A model for organizing cargo transportation between two node stations connected by a railway line which contains a certain number of intermediate stations is considered. The movement of cargo is in one direction. Such a situation may occur, for example, if one of the node stations is located in a region which produce raw material for manufacturing industry located in another region, and there is another node station. The organization of freight traﬃc is performed by means of a number of technologies. These technologies determine the rules for taking on cargo at the initial node station, the rules of interaction between neighboring stations, as well as the rule of distribution of cargo to the ﬁnal node stations. The process of cargo transportation is followed by the set rule of control. For such a model, one must determine possible modes of cargo transportation and describe their properties. This model is described by a ﬁnite-dimensional system of diﬀerential equations with nonlocal linear restrictions. The class of the solution satisfying nonlocal linear restrictions is extremely narrow. It results in the need for the “correct” extension of solutions of a system of diﬀerential equations to a class of quasi-solutions having the distinctive feature of gaps in a countable number of points. It was possible numerically using the Runge–Kutta method of the fourth order to build these quasi-solutions and determine their rate of growth. Let us note that in the technical plan the main complexity consisted in obtaining quasi-solutions satisfying the nonlocal linear restrictions. Furthermore, we investigated the dependence of quasi-solutions and, in particular, sizes of gaps (jumps) of solutions on a number of parameters of the model characterizing a rule of control, technologies for transportation of cargo and intensity of giving of cargo on a node station.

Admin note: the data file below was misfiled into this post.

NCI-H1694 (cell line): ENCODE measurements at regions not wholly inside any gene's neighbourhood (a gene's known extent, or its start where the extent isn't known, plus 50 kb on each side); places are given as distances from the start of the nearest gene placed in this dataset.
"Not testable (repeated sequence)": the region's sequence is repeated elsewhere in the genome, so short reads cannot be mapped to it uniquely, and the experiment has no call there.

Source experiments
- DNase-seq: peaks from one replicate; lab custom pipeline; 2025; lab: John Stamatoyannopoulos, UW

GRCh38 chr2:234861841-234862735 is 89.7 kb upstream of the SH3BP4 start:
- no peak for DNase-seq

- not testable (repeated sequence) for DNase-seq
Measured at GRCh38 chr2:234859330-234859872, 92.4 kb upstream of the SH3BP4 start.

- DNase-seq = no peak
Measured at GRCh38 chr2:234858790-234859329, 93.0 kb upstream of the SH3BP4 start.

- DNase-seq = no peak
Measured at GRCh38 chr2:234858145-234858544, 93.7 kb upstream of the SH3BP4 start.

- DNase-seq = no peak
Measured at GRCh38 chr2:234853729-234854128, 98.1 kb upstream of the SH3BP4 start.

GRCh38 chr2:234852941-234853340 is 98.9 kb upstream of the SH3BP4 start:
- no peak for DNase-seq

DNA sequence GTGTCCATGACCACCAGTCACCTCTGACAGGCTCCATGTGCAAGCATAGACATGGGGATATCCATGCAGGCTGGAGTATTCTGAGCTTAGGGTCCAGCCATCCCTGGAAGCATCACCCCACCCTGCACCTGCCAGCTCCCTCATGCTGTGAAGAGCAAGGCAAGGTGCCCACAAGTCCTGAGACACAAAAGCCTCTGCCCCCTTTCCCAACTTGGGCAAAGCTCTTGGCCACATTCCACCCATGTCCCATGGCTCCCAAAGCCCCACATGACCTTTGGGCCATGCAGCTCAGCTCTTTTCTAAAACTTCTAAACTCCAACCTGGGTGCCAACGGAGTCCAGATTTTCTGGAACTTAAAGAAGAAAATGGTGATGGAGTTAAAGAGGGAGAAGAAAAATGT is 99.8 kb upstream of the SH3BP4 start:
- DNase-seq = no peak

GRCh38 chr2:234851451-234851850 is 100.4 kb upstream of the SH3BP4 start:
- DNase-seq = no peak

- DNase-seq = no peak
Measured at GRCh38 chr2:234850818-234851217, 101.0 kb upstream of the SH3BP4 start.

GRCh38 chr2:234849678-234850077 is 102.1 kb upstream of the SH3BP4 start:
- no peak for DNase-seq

Let k be a field of characteristic zero, let G be a connected reductive algebraic group over k and let g be its Lie algebra. Let k(G), respectively, k(g), be the field of k- rational functions on G, respectively, g. The conjugation action of G on itself induces the adjoint action of G on g. We investigate the question whether or not the field extensions k(G)/k(G)^G and k(g)/k(g)^G are purely transcendental. We show that the answer is the same for k(G)/k(G)^G and k(g)/k(g)^G, and reduce the problem to the case where G is simple. For simple groups we show that the answer is positive if G is split of type A_n or C_n, and negative for groups of other types, except possibly G_2. A key ingredient in the proof of the negative result is a recent formula for the unramified Brauer group of a homogeneous space with connected stabilizers. As a byproduct of our investigation we give an affirmative answer to a question of Grothendieck about the existence of a rational section of the categorical quotient morphism for the conjugating action of G on itself.
Let G be a connected semisimple algebraic group over an algebraically closed field k. In 1965 Steinberg proved that if G is simply connected, then in G there exists a closed irreducible cross-section of the set of closures of regular conjugacy classes. We prove that in arbitrary G such a cross-section exists if and only if the universal covering isogeny Ĝ → G is bijective; this answers Grothendieck's question cited in the epigraph. In particular, for char k = 0, the converse to Steinberg's theorem holds. The existence of a cross-section in G implies, at least for char k = 0, that the algebra k[G]G of class functions on G is generated by rk G elements. We describe, for arbitrary G, a minimal generating set of k[G]G and that of the representation ring of G and answer two Grothendieck's questions on constructing generating sets of k[G]G. We prove the existence of a rational (i.e., local) section of the quotient morphism for arbitrary G and the existence of a rational cross-section in G (for char k = 0, this has been proved earlier); this answers the other question cited in the epigraph. We also prove that the existence of a rational section is equivalent to the existence of a rational W-equivariant map T- - - >G/T where T is a maximal torus of G and W the Weyl group.